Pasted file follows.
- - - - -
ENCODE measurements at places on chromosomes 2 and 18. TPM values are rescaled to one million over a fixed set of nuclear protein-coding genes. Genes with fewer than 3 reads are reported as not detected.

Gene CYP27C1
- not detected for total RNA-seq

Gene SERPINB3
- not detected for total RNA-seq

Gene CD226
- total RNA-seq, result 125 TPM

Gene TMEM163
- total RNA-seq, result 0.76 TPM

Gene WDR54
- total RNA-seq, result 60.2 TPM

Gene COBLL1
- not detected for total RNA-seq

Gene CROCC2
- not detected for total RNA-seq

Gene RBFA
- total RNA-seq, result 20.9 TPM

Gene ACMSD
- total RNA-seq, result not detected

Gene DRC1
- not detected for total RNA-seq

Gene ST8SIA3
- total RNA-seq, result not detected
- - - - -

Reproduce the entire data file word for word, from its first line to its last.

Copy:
ENCODE measurements at places on chromosomes 2 and 18. TPM values are rescaled to one million over a fixed set of nuclear protein-coding genes. Genes with fewer than 3 reads are reported as not detected.

Gene CYP27C1
- not detected for total RNA-seq

Gene SERPINB3
- not detected for total RNA-seq

Gene CD226
- total RNA-seq, result 125 TPM

Gene TMEM163
- total RNA-seq, result 0.76 TPM

Gene WDR54
- total RNA-seq, result 60.2 TPM

Gene COBLL1
- not detected for total RNA-seq

Gene CROCC2
- not detected for total RNA-seq

Gene RBFA
- total RNA-seq, result 20.9 TPM

Gene ACMSD
- total RNA-seq, result not detected

Gene DRC1
- not detected for total RNA-seq

Gene ST8SIA3
- total RNA-seq, result not detected